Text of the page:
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Towards a More Effective and Efficient ESF

Florian Hauser, Elsa Kmiecik, Plamen Kolev, Resa Koleva, Bartosz Otachel, Marie-Anne Paraskevas, Maeva Roulette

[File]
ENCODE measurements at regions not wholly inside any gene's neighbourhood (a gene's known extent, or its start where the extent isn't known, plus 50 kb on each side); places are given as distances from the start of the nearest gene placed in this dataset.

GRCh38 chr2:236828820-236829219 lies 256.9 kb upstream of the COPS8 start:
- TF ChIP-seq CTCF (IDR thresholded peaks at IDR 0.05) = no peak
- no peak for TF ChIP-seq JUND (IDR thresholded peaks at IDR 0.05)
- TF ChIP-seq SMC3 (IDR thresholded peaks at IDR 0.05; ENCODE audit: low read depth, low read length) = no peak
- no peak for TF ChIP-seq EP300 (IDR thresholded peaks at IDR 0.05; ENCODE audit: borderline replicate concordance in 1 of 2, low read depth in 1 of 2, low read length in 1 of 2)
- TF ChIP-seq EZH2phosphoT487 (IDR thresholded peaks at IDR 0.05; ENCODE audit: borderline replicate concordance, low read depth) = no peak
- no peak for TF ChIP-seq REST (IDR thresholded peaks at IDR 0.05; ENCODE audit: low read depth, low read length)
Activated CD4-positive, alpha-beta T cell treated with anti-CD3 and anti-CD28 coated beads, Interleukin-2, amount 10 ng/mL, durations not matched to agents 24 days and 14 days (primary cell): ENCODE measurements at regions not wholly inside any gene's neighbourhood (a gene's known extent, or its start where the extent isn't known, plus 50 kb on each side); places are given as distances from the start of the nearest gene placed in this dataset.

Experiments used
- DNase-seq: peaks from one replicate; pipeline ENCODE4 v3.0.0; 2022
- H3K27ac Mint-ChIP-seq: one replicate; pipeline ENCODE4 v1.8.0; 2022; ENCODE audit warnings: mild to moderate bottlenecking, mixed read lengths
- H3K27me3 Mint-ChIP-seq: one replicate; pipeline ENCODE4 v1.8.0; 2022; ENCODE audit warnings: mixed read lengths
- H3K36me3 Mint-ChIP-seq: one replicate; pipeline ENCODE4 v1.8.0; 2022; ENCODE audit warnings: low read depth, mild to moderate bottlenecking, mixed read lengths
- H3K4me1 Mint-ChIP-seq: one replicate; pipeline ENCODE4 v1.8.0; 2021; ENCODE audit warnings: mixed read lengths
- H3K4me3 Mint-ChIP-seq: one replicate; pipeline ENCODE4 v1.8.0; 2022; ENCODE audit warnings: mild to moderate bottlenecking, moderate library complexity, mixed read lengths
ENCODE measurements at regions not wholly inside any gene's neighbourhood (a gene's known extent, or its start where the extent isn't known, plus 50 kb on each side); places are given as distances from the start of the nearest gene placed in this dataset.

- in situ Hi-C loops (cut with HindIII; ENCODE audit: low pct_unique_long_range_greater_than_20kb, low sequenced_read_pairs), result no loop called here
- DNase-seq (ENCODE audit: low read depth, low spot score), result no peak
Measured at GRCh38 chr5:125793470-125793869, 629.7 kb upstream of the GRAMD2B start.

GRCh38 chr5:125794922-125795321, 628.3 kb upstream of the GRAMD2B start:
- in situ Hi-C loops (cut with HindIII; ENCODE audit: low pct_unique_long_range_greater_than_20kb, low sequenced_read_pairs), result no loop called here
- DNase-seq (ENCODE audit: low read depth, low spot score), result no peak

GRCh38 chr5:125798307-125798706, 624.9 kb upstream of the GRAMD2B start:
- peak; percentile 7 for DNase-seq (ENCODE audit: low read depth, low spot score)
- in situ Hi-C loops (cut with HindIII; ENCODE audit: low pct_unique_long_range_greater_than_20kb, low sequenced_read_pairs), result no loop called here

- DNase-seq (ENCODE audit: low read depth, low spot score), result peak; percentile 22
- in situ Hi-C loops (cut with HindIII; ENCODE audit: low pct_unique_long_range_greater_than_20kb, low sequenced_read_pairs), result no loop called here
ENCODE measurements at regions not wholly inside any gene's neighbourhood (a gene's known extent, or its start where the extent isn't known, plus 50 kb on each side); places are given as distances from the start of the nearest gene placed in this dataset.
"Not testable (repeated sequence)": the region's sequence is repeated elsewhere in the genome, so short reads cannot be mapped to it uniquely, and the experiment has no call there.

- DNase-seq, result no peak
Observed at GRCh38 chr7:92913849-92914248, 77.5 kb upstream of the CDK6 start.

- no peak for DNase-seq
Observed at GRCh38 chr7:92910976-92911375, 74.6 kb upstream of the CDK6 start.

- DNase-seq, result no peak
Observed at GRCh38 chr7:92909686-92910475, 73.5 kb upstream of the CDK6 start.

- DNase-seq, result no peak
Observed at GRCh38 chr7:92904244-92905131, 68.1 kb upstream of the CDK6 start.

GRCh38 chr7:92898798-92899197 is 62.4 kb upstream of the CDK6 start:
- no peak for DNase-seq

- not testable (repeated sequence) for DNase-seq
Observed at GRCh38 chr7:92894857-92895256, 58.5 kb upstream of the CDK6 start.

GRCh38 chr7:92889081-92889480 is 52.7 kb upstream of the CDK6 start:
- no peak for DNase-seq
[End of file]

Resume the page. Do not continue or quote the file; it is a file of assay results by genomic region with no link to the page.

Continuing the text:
The European Social Fund (ESF) plays a key role in a period where we continue facing the far reaching consequences of the economic and financial crisis which heavily impact the labour markets and the personal lives of many people in the Member States. Eventually, in 2014 a modest return to economic growth is expected. Various indicators are improving but others are still not going in the right direction. Unemployment remains at distressingly high levels. Even if some stabilisation was observed in recent times, in fact over 26 million people are unemployed in Europe, among which more than 5.5 million are young people. Measures established during the past years to fight the economic crisis have had a positive impact, but a lot still remains to be done: The signs of recovery are fragile, and Europe has many pressing issues to contend with, amongst which the most urgent is reducing youth unemployment. Investment in skills is a key driver for economic growth and competitiveness, therefore the ESF is the European Union’s key instrument for investing in people. It focuses on active labour market and social inclusion measures, as well as on education and public administration reform.


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